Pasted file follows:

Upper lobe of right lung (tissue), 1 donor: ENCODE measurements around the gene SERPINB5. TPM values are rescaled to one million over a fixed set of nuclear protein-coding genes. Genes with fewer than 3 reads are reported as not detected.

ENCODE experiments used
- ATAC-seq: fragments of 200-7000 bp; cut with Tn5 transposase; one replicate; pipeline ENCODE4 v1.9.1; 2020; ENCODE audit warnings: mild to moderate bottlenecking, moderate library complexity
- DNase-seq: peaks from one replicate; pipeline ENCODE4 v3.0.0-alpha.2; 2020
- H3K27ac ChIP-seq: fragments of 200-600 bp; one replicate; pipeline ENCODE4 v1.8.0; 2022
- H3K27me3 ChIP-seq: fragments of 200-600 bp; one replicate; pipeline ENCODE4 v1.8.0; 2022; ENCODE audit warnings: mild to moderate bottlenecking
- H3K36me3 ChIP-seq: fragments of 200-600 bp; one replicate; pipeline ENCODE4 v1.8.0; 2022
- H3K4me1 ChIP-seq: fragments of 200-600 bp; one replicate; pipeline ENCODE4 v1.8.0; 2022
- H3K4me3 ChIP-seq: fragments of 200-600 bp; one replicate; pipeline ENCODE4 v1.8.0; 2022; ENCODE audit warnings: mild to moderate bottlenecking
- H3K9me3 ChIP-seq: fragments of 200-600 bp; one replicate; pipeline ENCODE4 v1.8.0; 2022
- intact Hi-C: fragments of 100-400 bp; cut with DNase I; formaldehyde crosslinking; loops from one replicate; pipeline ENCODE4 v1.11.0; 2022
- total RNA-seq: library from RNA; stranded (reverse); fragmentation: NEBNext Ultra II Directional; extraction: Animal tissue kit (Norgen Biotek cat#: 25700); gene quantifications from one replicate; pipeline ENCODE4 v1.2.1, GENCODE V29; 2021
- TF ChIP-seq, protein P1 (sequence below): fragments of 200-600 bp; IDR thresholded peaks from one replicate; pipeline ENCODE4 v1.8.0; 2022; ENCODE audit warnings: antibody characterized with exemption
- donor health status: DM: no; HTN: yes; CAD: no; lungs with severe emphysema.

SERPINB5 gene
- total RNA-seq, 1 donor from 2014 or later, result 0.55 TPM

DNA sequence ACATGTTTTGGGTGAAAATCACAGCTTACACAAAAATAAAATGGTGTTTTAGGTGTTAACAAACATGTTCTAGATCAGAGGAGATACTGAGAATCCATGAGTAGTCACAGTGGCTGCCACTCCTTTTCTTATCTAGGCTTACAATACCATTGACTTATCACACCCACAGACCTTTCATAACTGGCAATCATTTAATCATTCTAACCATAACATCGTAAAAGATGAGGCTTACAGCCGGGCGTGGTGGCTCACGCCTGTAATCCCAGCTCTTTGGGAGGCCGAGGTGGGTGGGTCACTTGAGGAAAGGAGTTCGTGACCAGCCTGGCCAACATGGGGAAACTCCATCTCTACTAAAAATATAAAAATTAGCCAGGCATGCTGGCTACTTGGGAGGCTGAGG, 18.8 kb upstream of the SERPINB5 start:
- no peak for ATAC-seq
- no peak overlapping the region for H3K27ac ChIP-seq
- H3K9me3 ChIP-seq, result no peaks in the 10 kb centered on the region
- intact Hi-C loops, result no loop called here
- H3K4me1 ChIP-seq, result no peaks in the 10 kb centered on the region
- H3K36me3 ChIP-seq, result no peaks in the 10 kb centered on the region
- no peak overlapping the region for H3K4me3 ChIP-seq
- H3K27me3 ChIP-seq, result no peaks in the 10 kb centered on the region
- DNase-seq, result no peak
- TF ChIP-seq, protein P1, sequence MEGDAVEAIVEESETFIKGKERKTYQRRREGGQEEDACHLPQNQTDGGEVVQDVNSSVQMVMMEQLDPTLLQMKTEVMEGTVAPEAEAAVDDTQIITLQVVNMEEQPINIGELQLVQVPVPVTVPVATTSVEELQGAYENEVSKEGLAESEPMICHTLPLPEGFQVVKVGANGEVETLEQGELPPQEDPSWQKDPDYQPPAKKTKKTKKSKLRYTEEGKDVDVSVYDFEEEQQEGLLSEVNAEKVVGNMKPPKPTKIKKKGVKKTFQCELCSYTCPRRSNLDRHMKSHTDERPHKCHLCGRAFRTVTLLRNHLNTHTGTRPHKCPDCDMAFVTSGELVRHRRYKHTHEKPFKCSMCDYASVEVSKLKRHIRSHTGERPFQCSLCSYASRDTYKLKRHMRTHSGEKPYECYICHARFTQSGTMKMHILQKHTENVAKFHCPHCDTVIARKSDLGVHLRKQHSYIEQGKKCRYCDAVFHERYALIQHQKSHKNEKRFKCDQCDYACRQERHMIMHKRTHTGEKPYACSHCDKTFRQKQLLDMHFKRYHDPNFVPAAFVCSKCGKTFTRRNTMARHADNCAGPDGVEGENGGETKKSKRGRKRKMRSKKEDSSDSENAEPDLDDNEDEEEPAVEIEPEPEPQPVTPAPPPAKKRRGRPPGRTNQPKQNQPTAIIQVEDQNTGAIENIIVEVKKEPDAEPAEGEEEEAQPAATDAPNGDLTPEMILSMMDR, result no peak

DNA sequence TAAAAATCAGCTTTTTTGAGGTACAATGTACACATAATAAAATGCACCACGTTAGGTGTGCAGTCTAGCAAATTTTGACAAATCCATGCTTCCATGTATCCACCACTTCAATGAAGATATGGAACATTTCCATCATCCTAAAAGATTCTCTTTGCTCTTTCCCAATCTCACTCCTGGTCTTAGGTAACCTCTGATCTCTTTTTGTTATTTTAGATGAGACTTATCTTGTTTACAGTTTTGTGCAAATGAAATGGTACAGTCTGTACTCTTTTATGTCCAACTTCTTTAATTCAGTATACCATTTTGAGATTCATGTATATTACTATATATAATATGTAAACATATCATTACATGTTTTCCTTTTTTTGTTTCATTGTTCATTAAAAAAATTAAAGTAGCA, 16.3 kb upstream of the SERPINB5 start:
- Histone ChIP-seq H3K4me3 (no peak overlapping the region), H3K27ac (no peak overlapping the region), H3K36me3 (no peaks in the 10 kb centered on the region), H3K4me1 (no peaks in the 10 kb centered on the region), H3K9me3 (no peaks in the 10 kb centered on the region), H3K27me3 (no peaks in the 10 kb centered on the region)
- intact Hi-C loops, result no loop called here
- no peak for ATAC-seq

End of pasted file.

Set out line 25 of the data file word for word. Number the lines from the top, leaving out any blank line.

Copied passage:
- H3K27me3 ChIP-seq, result no peaks in the 10 kb centered on the region